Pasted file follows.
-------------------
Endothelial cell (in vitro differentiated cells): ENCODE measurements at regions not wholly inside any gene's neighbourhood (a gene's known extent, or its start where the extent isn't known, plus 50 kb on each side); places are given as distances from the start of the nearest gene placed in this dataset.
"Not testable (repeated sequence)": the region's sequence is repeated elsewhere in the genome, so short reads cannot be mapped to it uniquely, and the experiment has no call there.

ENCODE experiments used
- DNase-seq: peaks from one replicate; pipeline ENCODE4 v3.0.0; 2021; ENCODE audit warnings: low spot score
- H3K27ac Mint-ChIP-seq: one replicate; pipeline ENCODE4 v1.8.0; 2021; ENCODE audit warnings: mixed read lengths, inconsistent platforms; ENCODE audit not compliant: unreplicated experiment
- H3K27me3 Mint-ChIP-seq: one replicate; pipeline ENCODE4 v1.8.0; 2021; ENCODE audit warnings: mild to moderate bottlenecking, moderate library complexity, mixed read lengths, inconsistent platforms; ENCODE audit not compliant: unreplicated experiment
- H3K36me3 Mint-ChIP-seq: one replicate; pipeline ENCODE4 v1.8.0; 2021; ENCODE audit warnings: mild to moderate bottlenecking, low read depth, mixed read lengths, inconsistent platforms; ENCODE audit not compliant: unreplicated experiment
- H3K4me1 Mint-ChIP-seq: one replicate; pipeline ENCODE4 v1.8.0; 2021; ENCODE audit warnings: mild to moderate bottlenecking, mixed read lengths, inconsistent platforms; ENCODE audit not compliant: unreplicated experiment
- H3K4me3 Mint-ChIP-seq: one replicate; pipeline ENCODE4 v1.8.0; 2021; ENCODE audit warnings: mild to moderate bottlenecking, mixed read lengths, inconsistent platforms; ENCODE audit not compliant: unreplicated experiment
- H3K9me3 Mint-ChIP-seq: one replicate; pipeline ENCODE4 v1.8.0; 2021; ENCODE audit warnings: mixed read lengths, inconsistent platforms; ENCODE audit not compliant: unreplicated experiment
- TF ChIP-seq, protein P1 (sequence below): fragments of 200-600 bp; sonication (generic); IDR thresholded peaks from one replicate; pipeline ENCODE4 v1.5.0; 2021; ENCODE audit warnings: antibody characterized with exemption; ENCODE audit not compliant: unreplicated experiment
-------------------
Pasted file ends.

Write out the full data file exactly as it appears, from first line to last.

Endothelial cell (in vitro differentiated cells): ENCODE measurements at regions not wholly inside any gene's neighbourhood (a gene's known extent, or its start where the extent isn't known, plus 50 kb on each side); places are given as distances from the start of the nearest gene placed in this dataset.
"Not testable (repeated sequence)": the region's sequence is repeated elsewhere in the genome, so short reads cannot be mapped to it uniquely, and the experiment has no call there.

ENCODE experiments used
- DNase-seq: peaks from one replicate; pipeline ENCODE4 v3.0.0; 2021; ENCODE audit warnings: low spot score
- H3K27ac Mint-ChIP-seq: one replicate; pipeline ENCODE4 v1.8.0; 2021; ENCODE audit warnings: mixed read lengths, inconsistent platforms; ENCODE audit not compliant: unreplicated experiment
- H3K27me3 Mint-ChIP-seq: one replicate; pipeline ENCODE4 v1.8.0; 2021; ENCODE audit warnings: mild to moderate bottlenecking, moderate library complexity, mixed read lengths, inconsistent platforms; ENCODE audit not compliant: unreplicated experiment
- H3K36me3 Mint-ChIP-seq: one replicate; pipeline ENCODE4 v1.8.0; 2021; ENCODE audit warnings: mild to moderate bottlenecking, low read depth, mixed read lengths, inconsistent platforms; ENCODE audit not compliant: unreplicated experiment
- H3K4me1 Mint-ChIP-seq: one replicate; pipeline ENCODE4 v1.8.0; 2021; ENCODE audit warnings: mild to moderate bottlenecking, mixed read lengths, inconsistent platforms; ENCODE audit not compliant: unreplicated experiment
- H3K4me3 Mint-ChIP-seq: one replicate; pipeline ENCODE4 v1.8.0; 2021; ENCODE audit warnings: mild to moderate bottlenecking, mixed read lengths, inconsistent platforms; ENCODE audit not compliant: unreplicated experiment
- H3K9me3 Mint-ChIP-seq: one replicate; pipeline ENCODE4 v1.8.0; 2021; ENCODE audit warnings: mixed read lengths, inconsistent platforms; ENCODE audit not compliant: unreplicated experiment
- TF ChIP-seq, protein P1 (sequence below): fragments of 200-600 bp; sonication (generic); IDR thresholded peaks from one replicate; pipeline ENCODE4 v1.5.0; 2021; ENCODE audit warnings: antibody characterized with exemption; ENCODE audit not compliant: unreplicated experiment